Obama's budget would leave us less in debt than McCain's, if that's an important issue to you. Yet somehow I hear so many concerned about Obama's plans for massive spending. I just don't share those concerns.

Jon-you're upset with Bush's spending on entitlements and education, but neglect to mention a nunnecessary trillion dollar war or a 700 billion dollar bank bailout? Have some sense of scale man. Can you imagine the noise from conservatives if a Democratic President was in office during these times? Obama's being called a socialist for suggesting we return to Clinton-era tax rates on high income earners, for crying out loud. At least he's not trying to take over substantial portions of our financial sector.

Also, thank goodness people's social security monies aren't in the stock market right now. Just imagine the value of most people's primary source of retirement income in that scenario. Bush didn't substantively address social security-he floated a radical proposal that had little chance of resulting in real change. As I think about Bush's presidency, between 2 wars, the economy (including social security, national debt, housing crisis), and healthcare he's pretty much done terrible in all areas. He has not solved any of these problems, only made each of these situations worse and passed them on to his succesor. And that's not even considering environmental issues or torture, the latter of which could ultimately prove to be a bigger stain on the last 8 years than any other.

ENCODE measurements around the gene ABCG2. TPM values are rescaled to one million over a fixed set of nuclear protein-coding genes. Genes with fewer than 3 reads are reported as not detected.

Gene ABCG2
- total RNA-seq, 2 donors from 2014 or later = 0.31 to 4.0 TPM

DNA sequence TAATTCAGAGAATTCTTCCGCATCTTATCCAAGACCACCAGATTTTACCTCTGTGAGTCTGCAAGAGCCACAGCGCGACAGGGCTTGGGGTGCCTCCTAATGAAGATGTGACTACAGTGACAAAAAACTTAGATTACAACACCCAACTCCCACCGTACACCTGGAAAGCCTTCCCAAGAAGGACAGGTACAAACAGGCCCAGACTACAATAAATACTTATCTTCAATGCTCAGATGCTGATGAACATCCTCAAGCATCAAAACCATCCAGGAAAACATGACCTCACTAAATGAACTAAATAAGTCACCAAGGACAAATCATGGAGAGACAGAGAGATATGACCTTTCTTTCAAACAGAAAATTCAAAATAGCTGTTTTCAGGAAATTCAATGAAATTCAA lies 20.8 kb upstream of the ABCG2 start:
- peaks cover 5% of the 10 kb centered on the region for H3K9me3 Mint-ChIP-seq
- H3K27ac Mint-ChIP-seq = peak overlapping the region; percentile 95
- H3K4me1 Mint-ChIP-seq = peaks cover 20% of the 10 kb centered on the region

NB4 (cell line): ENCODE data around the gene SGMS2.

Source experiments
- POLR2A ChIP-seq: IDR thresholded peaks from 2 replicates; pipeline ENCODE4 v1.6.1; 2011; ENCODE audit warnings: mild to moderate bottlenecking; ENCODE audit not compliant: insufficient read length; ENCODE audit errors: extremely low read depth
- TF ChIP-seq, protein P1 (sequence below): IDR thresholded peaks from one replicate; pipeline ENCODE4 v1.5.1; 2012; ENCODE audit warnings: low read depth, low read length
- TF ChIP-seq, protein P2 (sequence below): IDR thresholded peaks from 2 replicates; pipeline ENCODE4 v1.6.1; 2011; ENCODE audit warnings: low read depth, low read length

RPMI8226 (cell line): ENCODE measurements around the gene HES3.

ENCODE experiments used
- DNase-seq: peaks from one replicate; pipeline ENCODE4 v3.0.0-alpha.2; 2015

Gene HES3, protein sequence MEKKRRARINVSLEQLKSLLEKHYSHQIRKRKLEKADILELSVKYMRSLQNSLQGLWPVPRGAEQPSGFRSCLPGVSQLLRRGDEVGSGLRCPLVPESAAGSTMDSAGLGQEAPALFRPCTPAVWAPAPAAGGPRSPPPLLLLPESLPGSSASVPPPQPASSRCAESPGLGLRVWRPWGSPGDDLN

Jon Vander Plas said...

Scott - exactly right, thanks for the comment. I love George Will, I've been meaning to read his new book: One Man's America.

Kyle, I am talking about expanding the pie, which improves things for everyone, you are talking about shrinking the pie and taking pieces away from those who produced and giving them to people who did not. The best way to increase wages is to increase jobs. You can't redistribute your way to a better economy.

Tom, the recession technically started in March of 2001, well before any of Bush's economic policies were in place. The economic slowdown began in the fall of 2000. Did you expect Bush's mere presence to turn around a faltering economy? Bush's tax cuts helped lift the economy out of the recession that he inherited from Clinton.

Am I happy about the bailout? No, but I trust McCain to turn things back over to the private sector as soon as possible and to use the money from the sale of these assets to pay back debt instead of funding groups like ACORN and expanding government programs like the Democrats wanted. I don't trust Obama to do the same. And let's not forget that Democratic meddling in the housing market is largely responsible for making the bailout necessary.

I realize you want to make this election about the failings of President Bush. However, Bush's unpopularity doesn't make Obama's policies good for America. Raising capital gains taxes and anyone's income taxes in this economy is a terrible idea. Reducing corporate taxes is a good idea that will create jobs. Appointing Supreme Court justices that will maintain the "right" to an abortion, one of the great evils in our time, is unacceptable. In this dangerous world, we don't need a president who's own vice president admits that the world thinks is weak and we don't need the crisis that Biden says is impending if Obama is elected.